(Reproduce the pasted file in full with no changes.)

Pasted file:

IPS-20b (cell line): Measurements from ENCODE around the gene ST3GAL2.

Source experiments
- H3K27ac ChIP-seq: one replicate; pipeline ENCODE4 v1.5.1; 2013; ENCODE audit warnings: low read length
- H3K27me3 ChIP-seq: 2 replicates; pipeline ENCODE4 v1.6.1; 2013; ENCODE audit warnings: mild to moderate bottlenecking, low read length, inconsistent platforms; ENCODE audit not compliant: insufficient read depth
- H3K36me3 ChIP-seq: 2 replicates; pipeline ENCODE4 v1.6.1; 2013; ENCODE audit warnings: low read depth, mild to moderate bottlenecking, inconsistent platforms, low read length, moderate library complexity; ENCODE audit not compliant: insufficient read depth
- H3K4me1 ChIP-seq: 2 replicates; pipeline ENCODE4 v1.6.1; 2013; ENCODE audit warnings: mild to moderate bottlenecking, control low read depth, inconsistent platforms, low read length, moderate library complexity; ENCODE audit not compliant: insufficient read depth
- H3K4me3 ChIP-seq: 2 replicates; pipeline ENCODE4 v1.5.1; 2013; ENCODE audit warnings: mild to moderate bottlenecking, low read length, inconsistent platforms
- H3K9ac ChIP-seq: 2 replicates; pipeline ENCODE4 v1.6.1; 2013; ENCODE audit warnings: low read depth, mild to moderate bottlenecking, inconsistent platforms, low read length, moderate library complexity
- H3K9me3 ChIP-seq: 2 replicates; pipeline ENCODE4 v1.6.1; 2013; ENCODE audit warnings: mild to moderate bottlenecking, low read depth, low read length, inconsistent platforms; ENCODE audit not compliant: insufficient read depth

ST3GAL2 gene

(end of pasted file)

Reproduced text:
IPS-20b (cell line): Measurements from ENCODE around the gene ST3GAL2.

Source experiments
- H3K27ac ChIP-seq: one replicate; pipeline ENCODE4 v1.5.1; 2013; ENCODE audit warnings: low read length
- H3K27me3 ChIP-seq: 2 replicates; pipeline ENCODE4 v1.6.1; 2013; ENCODE audit warnings: mild to moderate bottlenecking, low read length, inconsistent platforms; ENCODE audit not compliant: insufficient read depth
- H3K36me3 ChIP-seq: 2 replicates; pipeline ENCODE4 v1.6.1; 2013; ENCODE audit warnings: low read depth, mild to moderate bottlenecking, inconsistent platforms, low read length, moderate library complexity; ENCODE audit not compliant: insufficient read depth
- H3K4me1 ChIP-seq: 2 replicates; pipeline ENCODE4 v1.6.1; 2013; ENCODE audit warnings: mild to moderate bottlenecking, control low read depth, inconsistent platforms, low read length, moderate library complexity; ENCODE audit not compliant: insufficient read depth
- H3K4me3 ChIP-seq: 2 replicates; pipeline ENCODE4 v1.5.1; 2013; ENCODE audit warnings: mild to moderate bottlenecking, low read length, inconsistent platforms
- H3K9ac ChIP-seq: 2 replicates; pipeline ENCODE4 v1.6.1; 2013; ENCODE audit warnings: low read depth, mild to moderate bottlenecking, inconsistent platforms, low read length, moderate library complexity
- H3K9me3 ChIP-seq: 2 replicates; pipeline ENCODE4 v1.6.1; 2013; ENCODE audit warnings: mild to moderate bottlenecking, low read depth, low read length, inconsistent platforms; ENCODE audit not compliant: insufficient read depth

ST3GAL2 gene